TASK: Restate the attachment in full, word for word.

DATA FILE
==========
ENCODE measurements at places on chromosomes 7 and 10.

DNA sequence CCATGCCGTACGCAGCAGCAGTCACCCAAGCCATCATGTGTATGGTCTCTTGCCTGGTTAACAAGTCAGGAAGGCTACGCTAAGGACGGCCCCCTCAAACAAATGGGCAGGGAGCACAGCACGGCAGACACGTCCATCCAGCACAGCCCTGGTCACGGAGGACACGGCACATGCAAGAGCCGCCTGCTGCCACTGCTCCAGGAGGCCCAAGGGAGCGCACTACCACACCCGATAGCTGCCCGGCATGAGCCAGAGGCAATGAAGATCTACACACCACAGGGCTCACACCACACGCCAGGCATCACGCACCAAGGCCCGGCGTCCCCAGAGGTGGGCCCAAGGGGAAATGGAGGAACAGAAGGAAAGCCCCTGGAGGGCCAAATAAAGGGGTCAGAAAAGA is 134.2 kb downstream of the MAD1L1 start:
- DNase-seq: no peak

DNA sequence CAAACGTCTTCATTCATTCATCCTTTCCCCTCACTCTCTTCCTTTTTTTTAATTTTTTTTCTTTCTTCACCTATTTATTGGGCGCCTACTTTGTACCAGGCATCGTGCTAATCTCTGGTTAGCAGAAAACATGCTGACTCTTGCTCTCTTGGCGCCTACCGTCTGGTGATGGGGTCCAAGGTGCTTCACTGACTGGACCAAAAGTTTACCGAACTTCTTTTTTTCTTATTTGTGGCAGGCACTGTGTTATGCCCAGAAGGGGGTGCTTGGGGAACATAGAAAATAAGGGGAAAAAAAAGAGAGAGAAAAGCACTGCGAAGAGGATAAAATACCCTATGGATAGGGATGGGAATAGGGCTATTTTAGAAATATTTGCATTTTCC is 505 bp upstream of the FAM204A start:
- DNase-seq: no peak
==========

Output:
ENCODE measurements at places on chromosomes 7 and 10.

DNA sequence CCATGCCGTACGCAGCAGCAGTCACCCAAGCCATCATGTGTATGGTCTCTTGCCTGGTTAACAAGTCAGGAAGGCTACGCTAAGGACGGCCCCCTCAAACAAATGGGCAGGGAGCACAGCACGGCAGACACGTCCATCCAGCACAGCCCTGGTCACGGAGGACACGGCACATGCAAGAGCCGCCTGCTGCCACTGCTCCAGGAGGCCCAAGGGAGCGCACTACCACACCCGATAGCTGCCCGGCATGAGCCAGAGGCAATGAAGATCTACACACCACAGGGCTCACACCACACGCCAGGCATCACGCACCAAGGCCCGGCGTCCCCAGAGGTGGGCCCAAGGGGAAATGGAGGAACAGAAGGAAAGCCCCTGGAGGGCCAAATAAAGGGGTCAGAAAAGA is 134.2 kb downstream of the MAD1L1 start:
- DNase-seq: no peak

DNA sequence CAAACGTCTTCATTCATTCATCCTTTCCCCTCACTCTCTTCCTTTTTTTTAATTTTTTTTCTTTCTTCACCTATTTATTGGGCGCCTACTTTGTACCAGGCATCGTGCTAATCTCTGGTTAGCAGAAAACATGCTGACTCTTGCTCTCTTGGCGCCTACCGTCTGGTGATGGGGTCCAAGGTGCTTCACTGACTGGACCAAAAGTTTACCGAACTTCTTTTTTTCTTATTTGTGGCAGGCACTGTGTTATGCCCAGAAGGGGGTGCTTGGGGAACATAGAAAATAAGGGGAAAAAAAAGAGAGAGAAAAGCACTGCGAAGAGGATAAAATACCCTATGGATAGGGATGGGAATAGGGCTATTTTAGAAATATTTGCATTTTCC is 505 bp upstream of the FAM204A start:
- DNase-seq: no peak